The consequences were often terrifying. Suddenly clients begun to request furniture made from metal effect spray coated panelling and Swarovski crystal covered shoe shaped baths. Interior design became a heady mixture of luxury hotel interiors crossed with theatre. Design became depressingly temporary.
These bouts of interior design bling one-upmanship became more and more extravagant, many in the quest for elegance. In many cases, it failed horrifically.
More recently however we’ve noticed a welcome renaissance, with more discerning clients beginning to understand that elegant design is actually best achieved through gentility and restraint. An introduction to the English countryside, its pursuits and architecture has also managed to educate some buyers to the more muted ways of successful English classical furniture and interior design.
Wealthy buyers are now beginning to understand that quality English interior design and architecture is about style, grace, understated beauty, and above all, permanence. They are beginning to realise that it does not pay to be on-trend with interiors. Libraries, kitchens and dressing rooms cannot be replaced every time a new fashion emerges.
Our clients homes are too important to be treated simply as temporary or artificial stage sets with shelf lives, and the furniture design work we undertake here at Artichoke needs to have this air of permanence before it can be presented to the client. For joinery and fitted furniture to truly deliver an air of permanence, it needs to look comfortable and natural in its surroundings.
There are many ways of introducing permanence into design, but one sure fire method is to deploy classically inspired design treatments, mouldings, shapes, balance and proportion. When executed well it delivers breathtaking glamour that far outstrips anything that a bronze and crystal adorned flat door panel will ever deliver in its short lifetime.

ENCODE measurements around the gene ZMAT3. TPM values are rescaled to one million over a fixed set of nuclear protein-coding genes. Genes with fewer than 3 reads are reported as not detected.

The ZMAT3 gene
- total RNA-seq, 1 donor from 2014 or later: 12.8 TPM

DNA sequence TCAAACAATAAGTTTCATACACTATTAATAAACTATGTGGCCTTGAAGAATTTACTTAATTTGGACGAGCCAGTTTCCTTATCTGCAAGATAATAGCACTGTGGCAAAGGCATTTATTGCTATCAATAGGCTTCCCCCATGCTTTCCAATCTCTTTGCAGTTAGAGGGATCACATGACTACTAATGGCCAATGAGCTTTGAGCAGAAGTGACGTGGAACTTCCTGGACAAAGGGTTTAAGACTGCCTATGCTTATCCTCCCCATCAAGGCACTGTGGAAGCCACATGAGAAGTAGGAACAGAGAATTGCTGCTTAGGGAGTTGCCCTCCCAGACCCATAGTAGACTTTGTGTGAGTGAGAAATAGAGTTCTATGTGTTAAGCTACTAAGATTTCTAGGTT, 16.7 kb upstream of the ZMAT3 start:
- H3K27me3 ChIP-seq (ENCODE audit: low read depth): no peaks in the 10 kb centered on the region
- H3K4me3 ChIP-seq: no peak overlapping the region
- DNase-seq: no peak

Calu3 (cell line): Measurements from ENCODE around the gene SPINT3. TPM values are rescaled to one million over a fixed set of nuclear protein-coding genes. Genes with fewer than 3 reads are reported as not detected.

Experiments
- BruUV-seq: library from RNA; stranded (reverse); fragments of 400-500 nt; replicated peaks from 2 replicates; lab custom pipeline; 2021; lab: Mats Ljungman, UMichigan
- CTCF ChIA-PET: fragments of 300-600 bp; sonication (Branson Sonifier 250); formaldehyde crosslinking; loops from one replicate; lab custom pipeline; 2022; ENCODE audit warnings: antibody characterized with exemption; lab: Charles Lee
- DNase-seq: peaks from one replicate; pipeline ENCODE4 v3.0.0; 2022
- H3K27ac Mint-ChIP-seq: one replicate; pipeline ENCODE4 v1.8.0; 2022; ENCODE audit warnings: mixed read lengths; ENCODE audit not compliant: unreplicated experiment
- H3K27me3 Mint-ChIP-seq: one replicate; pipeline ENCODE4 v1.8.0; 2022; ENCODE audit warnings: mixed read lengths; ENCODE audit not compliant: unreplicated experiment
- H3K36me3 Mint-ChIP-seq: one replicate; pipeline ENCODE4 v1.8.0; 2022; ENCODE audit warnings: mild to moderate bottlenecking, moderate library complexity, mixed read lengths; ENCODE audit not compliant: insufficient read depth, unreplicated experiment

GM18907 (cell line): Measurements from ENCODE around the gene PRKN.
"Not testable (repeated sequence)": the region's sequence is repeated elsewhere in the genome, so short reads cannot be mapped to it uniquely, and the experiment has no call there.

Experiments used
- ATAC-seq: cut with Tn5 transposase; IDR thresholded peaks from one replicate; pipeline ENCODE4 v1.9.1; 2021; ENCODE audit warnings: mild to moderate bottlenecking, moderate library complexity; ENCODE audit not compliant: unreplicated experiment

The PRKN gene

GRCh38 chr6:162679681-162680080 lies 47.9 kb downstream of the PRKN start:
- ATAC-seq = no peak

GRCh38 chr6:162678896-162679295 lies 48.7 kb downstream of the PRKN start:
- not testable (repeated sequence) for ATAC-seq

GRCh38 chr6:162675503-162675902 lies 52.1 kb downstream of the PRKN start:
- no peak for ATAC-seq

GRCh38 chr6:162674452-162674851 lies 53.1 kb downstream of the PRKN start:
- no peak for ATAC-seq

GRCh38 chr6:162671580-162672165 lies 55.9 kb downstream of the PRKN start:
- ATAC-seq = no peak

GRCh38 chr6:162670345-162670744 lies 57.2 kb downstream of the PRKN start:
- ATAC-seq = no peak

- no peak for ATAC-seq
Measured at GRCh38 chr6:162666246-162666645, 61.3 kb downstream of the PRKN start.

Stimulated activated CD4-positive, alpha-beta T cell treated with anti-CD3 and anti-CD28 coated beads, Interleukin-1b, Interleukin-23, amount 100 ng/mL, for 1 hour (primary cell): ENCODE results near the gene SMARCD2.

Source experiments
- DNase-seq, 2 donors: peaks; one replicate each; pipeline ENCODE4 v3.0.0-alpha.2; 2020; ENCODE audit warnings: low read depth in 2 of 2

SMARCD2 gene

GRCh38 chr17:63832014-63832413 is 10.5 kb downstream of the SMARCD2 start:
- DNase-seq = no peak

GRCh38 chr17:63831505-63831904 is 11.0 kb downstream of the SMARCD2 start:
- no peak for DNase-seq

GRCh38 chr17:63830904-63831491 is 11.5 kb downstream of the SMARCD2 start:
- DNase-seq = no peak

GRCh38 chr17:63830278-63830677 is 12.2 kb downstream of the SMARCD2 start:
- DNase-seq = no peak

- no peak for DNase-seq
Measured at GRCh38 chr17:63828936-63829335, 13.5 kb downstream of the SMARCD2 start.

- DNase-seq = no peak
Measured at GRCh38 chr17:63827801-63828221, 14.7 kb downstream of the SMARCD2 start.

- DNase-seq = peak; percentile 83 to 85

What wealthy buyers have begun to understand it appears, is that less is more. Or to quote the architect Ludwig Mies van der Rohe, “I don’t want to be interesting. I want to be good.”
As a craft based design business focussed on creating bespoke kitchens and furniture to integrate successfully into the fabric of buildings, we need a thorough understating of them, their histories and English architecture in general. We spend a great deal of time in buildings of all types, surveying them, designing their interiors and fixing into their structures.
We spend a significant amount of our time working in period property, so a firm grasp of their architecture, why they are shaped they way they are, what their fabric is and make up is very important to us. In a geeky sort of way we also find it fun.
The First Architects
During the early 1700s and before, the building trade was actually run primarily by craftsmen; mainly by joiners and carpenters. This makes a great deal of sense; most buildings of the time were timber framed. These craftsmen all had at least seven years of apprenticeships under their belts and were people of considerable skill.
During this period, the term ‘architect’ was used by anyone who could get away with it. Prior to the introduction of formal Italian inspired classical architecture by Inigo Jones in the mid 1600’s, English architecture was essentially medieval in form, with most houses being built organically and of timber frames with no formal design organisation, proportion or layout to them. There was no real need for architects. Most new buildings were designed by builders. There was no such thing as English Architecture in a formal sense.
The introduction of formality in building design came through classical architecture. Classical English architecture’s more rigid design requirements meant the need for someone to plan and design buildings more carefully. It also required new materials to achieve the various shapes, mouldings, carvings etc and this meant a greater understanding of the materials capabilities, stresses and loads.
To begin with, this new role of architectural designer was taken on by the joiner or craftsmen (occasionally it was also taken on by members of the landed gentry, plump with inspiration from their grand tours of Europe).